One factor that affects sensitivity of your rod, besides material of the shaft, is the handle construction. Usually the handles are made from cork or foam. You should ensure that the handle feels comfortable in your hand and that it is not too soft, otherwise you may not be able to feel those aforementioned subtle bites. Also, if you are fishing with any type of artificial bait, it is crucial to be able to feel the movement of the bait through the rod to ensure that you are enticing the fish in the proper manner.

Sunday, June 11, 2006

Bass Fishing Facts You Need to Know

by Dave Kessler

Some people may not be aware of what bass fishing is. Bass fishing has an interesting story. It begun in the late 18th century and it still continues to develop until today. More and more people have been hooked up with bass fishing. It is in fact one of the most popular hobbies of many people and in most countries. More and more countries have been adopting bass fishing.

It had probably in the beginning practiced in search for food from among the people in the south of the United States. From that day onwards, it has started getting numerous audiences of all ages and nations. Today, several countries such as Australia, Cuba, South Africa, United States and most citizens from Europe participate in this kind of event.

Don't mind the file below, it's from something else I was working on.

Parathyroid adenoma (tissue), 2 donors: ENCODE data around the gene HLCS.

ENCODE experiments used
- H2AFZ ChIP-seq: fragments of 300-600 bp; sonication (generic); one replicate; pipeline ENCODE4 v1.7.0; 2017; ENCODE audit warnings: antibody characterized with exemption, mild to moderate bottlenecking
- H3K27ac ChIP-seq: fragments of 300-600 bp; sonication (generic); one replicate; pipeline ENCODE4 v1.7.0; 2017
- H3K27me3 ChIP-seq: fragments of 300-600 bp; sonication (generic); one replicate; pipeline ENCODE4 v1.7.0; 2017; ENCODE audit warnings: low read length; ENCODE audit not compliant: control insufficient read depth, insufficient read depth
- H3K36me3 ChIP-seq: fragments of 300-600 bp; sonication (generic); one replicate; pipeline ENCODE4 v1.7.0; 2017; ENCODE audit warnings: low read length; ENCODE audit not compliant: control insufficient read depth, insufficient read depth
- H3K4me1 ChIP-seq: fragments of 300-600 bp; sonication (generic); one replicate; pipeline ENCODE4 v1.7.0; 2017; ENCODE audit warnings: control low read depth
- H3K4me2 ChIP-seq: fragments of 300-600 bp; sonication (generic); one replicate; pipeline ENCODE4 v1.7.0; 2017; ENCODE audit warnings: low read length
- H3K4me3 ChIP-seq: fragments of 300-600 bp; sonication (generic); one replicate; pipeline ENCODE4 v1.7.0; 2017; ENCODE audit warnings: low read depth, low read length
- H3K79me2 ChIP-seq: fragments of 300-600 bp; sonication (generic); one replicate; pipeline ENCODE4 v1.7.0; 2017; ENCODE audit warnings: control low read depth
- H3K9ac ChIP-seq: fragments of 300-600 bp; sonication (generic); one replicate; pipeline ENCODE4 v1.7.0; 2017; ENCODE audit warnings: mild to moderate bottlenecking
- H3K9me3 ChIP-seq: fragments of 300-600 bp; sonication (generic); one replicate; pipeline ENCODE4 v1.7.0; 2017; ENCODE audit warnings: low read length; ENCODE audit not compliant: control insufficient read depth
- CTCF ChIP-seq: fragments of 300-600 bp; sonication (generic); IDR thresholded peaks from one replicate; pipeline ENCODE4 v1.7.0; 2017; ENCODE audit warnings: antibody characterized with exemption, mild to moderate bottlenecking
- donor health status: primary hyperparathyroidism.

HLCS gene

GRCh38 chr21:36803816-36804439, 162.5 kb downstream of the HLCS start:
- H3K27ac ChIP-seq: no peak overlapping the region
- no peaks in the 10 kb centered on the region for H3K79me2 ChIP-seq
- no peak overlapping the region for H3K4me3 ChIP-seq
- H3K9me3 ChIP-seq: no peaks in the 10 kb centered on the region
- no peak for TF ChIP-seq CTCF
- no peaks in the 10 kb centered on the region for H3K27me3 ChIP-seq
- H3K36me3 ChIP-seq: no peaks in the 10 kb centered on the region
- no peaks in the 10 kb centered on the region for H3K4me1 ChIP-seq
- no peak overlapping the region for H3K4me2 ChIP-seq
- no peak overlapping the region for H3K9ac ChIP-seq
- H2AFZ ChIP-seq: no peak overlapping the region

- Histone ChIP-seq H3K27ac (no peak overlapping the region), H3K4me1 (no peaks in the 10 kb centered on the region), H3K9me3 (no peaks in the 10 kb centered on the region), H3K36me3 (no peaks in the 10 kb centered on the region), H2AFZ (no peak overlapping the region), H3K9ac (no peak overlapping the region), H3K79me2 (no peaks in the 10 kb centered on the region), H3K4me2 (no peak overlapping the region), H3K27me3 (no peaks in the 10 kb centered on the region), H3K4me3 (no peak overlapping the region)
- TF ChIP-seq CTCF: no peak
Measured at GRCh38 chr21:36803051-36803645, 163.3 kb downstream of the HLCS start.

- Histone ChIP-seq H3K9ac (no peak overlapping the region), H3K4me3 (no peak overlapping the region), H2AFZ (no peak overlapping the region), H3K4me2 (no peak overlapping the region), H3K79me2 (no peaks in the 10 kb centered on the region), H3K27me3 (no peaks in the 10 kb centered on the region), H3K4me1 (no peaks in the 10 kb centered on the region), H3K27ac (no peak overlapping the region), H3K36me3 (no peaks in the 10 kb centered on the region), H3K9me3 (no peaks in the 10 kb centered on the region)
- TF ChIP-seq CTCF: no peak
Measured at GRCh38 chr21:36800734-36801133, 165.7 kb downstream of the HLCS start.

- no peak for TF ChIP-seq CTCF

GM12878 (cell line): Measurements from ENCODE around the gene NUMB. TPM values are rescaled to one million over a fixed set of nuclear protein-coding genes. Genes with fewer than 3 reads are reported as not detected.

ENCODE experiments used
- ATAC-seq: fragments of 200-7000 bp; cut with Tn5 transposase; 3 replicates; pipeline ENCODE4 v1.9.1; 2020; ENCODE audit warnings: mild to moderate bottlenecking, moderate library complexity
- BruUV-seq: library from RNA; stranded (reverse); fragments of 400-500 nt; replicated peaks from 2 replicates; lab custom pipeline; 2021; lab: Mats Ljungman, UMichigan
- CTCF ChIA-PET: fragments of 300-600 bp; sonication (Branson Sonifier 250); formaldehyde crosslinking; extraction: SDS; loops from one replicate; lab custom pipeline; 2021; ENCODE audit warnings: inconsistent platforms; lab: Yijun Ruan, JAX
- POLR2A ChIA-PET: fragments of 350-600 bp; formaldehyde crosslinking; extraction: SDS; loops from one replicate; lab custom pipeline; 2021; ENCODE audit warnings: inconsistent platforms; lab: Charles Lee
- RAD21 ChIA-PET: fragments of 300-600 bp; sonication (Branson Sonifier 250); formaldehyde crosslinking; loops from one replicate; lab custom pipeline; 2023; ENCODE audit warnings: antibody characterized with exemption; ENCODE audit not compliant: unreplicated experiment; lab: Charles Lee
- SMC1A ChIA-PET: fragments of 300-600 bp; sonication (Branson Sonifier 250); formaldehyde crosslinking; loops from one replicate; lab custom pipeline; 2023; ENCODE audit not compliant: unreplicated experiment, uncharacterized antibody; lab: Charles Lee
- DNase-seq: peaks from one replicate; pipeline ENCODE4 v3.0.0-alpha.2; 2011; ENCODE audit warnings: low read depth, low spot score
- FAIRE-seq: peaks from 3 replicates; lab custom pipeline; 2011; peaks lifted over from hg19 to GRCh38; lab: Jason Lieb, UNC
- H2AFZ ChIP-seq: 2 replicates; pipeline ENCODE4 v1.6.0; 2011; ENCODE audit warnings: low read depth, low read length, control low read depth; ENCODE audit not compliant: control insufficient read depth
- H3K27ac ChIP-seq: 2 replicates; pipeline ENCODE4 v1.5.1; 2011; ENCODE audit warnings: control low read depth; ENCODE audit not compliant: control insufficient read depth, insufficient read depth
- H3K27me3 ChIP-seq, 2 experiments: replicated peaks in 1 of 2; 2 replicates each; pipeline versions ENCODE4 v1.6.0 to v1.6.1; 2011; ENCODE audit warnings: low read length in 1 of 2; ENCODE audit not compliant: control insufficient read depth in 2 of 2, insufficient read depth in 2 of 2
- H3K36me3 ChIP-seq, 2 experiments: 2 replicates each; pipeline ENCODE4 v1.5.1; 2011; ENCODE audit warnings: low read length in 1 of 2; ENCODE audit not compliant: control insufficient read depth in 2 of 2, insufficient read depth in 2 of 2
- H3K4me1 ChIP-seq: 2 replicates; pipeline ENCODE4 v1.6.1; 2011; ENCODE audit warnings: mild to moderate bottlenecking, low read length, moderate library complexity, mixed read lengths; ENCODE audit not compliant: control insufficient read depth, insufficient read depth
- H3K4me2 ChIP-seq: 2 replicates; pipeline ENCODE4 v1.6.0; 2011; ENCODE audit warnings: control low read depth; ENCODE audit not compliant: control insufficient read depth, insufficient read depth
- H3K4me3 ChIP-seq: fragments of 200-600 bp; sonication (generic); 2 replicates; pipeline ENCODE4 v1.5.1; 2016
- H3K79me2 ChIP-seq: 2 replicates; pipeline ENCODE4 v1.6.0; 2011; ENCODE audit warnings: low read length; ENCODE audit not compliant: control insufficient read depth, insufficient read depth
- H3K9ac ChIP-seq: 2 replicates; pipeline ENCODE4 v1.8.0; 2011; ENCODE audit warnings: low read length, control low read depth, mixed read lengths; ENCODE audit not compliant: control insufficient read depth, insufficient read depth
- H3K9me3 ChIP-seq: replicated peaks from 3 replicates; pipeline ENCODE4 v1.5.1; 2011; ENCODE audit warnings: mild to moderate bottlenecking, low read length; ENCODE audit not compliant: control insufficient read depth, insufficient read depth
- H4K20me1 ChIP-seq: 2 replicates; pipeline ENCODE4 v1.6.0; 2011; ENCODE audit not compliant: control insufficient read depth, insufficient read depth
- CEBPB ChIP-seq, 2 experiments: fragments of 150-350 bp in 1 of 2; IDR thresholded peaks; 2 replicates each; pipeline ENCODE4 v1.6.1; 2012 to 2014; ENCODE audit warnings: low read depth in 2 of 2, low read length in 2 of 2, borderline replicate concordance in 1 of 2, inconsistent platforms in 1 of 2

The year 1768 or 1770 was the birth of bass fishing sports. Onesimus Ustonson was the one who introduced his first multiplying reels to the fishing gurus and lovers of bass fishing. From then on, it was developed into bait caster.

William Shakespeare Jr. have materialized the construction of a level wind device and secured its patent on 1897.

Then after, the William J. Jamison Co introduced the excessively ornamented Shannon Twin Spinner in 1915 and was enhanced to create today's spinner baits.